Toxic Mold: What Every Employer Should Know

Aug. 27, 2003
Mold is a favored word among lawyers and a feared word among building owners, employers and landlords. Do you know what to do if employees or tenants threaten mold-related lawsuits?

Mold is a favored word among lawyers and a feared word among building owners, employers and landlords.

Lawsuits arising out of mold and claiming "sick building syndrome" are common. Multi-million dollar verdicts are not unheard of. Mold, in the words of some, is becoming "the next asbestos."

An $8 billion class-action lawsuit was brought by 300 tenants in a large apartment building in New York. The Environmental Protection Agency (EPA) was sued by employees claiming they became ill because of mold exposure while working at EPA headquarters. Even Hollywood is involved: Ed McMahon sued his insurer for $20 million, claiming that toxic mold in his Beverly Hills home killed his dog.

Mold has even reached the attention of the U.S. Congress. Last year, Representative John Conyers of Detroit introduced a proposed bill, the "United States Toxic Mold Safety and Protection Act of 2002," intended to set standards for indoor mold levels and to provide for related research.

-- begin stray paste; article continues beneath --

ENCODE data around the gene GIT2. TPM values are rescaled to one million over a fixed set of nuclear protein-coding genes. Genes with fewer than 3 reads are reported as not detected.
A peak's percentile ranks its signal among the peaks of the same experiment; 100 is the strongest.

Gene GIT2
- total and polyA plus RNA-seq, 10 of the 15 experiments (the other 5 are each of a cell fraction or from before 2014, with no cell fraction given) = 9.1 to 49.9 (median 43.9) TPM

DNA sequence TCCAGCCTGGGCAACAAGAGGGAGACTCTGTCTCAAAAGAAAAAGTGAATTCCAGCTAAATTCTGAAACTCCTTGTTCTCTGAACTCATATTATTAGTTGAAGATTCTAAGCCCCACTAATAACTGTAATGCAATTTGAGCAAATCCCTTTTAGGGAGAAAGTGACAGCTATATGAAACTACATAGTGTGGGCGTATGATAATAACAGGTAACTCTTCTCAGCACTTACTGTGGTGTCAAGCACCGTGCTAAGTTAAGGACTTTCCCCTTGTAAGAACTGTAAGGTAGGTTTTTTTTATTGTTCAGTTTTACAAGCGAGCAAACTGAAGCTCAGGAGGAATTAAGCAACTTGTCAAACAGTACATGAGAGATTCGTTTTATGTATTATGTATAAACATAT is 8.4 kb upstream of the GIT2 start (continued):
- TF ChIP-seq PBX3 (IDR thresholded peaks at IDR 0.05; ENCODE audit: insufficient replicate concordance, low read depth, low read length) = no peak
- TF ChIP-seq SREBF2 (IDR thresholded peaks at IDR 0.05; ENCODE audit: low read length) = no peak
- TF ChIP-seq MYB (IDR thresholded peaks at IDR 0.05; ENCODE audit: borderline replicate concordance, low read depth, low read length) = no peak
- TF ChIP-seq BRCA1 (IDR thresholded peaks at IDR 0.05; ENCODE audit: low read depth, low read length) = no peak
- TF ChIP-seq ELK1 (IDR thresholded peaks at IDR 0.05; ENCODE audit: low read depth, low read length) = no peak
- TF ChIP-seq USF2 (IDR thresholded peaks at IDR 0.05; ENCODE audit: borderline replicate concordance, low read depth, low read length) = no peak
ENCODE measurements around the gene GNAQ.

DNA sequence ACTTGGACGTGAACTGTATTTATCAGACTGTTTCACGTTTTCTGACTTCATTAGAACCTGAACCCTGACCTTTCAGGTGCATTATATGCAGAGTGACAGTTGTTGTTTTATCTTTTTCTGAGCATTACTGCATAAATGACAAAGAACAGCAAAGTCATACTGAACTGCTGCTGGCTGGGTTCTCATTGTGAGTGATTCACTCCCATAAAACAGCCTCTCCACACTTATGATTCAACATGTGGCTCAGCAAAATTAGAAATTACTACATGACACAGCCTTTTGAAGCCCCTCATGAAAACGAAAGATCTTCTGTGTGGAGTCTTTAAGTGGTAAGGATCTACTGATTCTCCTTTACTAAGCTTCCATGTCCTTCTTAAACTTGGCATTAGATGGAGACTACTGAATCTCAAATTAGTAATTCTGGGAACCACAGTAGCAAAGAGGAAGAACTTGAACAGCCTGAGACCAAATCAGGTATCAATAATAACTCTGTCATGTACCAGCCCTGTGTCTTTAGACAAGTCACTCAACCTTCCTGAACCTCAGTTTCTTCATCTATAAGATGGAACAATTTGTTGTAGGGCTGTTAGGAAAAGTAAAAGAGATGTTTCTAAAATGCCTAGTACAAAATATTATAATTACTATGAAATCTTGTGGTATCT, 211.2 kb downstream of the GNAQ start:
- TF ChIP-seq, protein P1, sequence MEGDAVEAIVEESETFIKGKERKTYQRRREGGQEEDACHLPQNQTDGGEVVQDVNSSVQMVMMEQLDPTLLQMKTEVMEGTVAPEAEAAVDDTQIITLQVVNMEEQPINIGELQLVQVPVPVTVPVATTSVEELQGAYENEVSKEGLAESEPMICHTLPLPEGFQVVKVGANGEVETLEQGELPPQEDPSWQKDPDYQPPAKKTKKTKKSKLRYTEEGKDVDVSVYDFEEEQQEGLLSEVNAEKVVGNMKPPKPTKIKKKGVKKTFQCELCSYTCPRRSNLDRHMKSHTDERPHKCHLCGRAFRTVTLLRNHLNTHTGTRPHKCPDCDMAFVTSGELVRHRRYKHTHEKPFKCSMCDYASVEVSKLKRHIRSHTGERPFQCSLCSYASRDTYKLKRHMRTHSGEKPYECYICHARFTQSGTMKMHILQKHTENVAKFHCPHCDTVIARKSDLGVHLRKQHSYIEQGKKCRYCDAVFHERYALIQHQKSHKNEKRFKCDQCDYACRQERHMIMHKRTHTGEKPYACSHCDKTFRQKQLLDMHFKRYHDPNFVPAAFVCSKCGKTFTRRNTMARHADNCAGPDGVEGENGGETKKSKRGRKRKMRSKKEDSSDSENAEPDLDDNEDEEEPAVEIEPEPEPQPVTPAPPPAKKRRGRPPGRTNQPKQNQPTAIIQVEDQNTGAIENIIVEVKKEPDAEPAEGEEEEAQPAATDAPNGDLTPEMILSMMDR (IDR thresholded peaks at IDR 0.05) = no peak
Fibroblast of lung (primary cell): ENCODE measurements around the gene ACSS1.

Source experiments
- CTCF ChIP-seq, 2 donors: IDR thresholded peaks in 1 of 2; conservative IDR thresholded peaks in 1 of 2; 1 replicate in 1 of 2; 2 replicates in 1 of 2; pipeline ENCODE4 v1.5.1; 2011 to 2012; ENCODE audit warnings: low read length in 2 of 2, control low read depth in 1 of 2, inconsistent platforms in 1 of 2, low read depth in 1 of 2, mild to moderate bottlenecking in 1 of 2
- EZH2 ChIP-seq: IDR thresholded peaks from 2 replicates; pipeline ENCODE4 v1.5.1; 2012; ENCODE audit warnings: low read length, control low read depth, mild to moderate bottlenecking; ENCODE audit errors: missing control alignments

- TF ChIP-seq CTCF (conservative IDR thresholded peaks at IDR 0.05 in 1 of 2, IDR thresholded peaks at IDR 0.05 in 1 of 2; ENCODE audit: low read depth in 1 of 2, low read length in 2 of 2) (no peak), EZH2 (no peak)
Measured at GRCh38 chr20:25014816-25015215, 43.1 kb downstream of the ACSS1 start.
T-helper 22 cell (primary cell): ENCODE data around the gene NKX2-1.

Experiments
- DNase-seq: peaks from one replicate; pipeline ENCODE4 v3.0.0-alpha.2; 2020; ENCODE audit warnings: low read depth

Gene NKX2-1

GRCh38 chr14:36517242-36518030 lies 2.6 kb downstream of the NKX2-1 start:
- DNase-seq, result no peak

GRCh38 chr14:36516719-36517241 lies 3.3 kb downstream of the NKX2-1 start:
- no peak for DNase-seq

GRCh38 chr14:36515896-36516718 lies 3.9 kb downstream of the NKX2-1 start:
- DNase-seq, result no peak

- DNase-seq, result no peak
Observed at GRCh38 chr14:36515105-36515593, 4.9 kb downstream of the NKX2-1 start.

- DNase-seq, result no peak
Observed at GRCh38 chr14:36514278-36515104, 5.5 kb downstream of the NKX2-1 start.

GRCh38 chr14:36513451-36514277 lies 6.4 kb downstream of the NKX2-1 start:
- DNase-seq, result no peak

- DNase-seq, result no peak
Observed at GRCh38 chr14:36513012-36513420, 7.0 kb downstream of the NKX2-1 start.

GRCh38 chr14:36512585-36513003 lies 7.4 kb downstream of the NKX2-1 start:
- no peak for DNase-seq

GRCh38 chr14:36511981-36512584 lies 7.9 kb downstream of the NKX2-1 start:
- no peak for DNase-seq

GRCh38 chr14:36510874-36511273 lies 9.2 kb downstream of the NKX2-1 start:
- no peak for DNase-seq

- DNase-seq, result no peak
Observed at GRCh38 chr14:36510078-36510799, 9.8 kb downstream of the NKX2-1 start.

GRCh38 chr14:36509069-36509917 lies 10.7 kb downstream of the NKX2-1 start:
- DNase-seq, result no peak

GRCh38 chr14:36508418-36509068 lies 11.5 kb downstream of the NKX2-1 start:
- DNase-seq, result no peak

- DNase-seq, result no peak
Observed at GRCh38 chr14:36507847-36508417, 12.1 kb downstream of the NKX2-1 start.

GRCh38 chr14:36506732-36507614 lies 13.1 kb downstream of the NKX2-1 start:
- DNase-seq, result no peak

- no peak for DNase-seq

Due to increased public awareness, almost mounting to hysteria, the number of legal claims is sure to mount. Workers who believe they are being exposed to mold may not want to work, their productivity may decline and they may file worker's compensation and disability claims. As an employer and/or a building owner, what can you do to try to limit your legal liability?

Look for Signs of Mold

With all of this attention, you may think that mold infestation is something new or uncommon. It is not. Mold is present in all buildings in some form and quantity. However, certain species of mold spores, in large enough concentrations, can be toxic. Although the health problems of mold exposure are in debate, there is literature tying some health effects to mold exposure. People with immune-compromised systems may experience permanent health effects.